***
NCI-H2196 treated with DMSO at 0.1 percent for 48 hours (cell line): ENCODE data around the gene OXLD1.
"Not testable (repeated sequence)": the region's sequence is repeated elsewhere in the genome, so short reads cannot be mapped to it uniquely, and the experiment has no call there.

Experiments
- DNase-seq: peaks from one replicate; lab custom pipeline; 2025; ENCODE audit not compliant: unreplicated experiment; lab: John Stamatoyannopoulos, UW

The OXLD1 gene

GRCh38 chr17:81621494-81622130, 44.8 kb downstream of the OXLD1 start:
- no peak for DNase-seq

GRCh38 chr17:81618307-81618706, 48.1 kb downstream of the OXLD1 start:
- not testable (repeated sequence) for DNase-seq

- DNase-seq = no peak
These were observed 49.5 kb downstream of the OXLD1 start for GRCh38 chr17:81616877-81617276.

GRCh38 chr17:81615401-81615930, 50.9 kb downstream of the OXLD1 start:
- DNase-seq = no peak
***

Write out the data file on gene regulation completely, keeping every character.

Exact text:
NCI-H2196 treated with DMSO at 0.1 percent for 48 hours (cell line): ENCODE data around the gene OXLD1.
"Not testable (repeated sequence)": the region's sequence is repeated elsewhere in the genome, so short reads cannot be mapped to it uniquely, and the experiment has no call there.

Experiments
- DNase-seq: peaks from one replicate; lab custom pipeline; 2025; ENCODE audit not compliant: unreplicated experiment; lab: John Stamatoyannopoulos, UW

The OXLD1 gene

GRCh38 chr17:81621494-81622130, 44.8 kb downstream of the OXLD1 start:
- no peak for DNase-seq

GRCh38 chr17:81618307-81618706, 48.1 kb downstream of the OXLD1 start:
- not testable (repeated sequence) for DNase-seq

- DNase-seq = no peak
These were observed 49.5 kb downstream of the OXLD1 start for GRCh38 chr17:81616877-81617276.

GRCh38 chr17:81615401-81615930, 50.9 kb downstream of the OXLD1 start:
- DNase-seq = no peak